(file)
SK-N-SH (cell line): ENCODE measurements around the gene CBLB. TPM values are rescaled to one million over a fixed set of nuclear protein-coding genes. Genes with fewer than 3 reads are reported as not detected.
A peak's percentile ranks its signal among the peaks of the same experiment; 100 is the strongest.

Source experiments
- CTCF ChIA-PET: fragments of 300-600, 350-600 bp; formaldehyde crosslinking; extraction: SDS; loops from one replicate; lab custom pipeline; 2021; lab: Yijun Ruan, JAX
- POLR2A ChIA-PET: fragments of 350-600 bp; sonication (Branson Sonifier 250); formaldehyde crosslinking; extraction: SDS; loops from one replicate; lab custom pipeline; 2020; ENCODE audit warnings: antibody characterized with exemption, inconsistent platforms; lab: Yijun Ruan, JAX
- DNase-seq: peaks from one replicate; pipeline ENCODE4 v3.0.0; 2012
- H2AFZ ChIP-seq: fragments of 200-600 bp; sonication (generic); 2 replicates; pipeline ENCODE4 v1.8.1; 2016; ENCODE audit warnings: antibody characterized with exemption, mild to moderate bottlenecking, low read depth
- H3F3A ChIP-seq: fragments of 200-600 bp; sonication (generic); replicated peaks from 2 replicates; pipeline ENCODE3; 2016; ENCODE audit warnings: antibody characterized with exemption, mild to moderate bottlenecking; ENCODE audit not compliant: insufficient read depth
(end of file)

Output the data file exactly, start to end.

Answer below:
SK-N-SH (cell line): ENCODE measurements around the gene CBLB. TPM values are rescaled to one million over a fixed set of nuclear protein-coding genes. Genes with fewer than 3 reads are reported as not detected.
A peak's percentile ranks its signal among the peaks of the same experiment; 100 is the strongest.

Source experiments
- CTCF ChIA-PET: fragments of 300-600, 350-600 bp; formaldehyde crosslinking; extraction: SDS; loops from one replicate; lab custom pipeline; 2021; lab: Yijun Ruan, JAX
- POLR2A ChIA-PET: fragments of 350-600 bp; sonication (Branson Sonifier 250); formaldehyde crosslinking; extraction: SDS; loops from one replicate; lab custom pipeline; 2020; ENCODE audit warnings: antibody characterized with exemption, inconsistent platforms; lab: Yijun Ruan, JAX
- DNase-seq: peaks from one replicate; pipeline ENCODE4 v3.0.0; 2012
- H2AFZ ChIP-seq: fragments of 200-600 bp; sonication (generic); 2 replicates; pipeline ENCODE4 v1.8.1; 2016; ENCODE audit warnings: antibody characterized with exemption, mild to moderate bottlenecking, low read depth
- H3F3A ChIP-seq: fragments of 200-600 bp; sonication (generic); replicated peaks from 2 replicates; pipeline ENCODE3; 2016; ENCODE audit warnings: antibody characterized with exemption, mild to moderate bottlenecking; ENCODE audit not compliant: insufficient read depth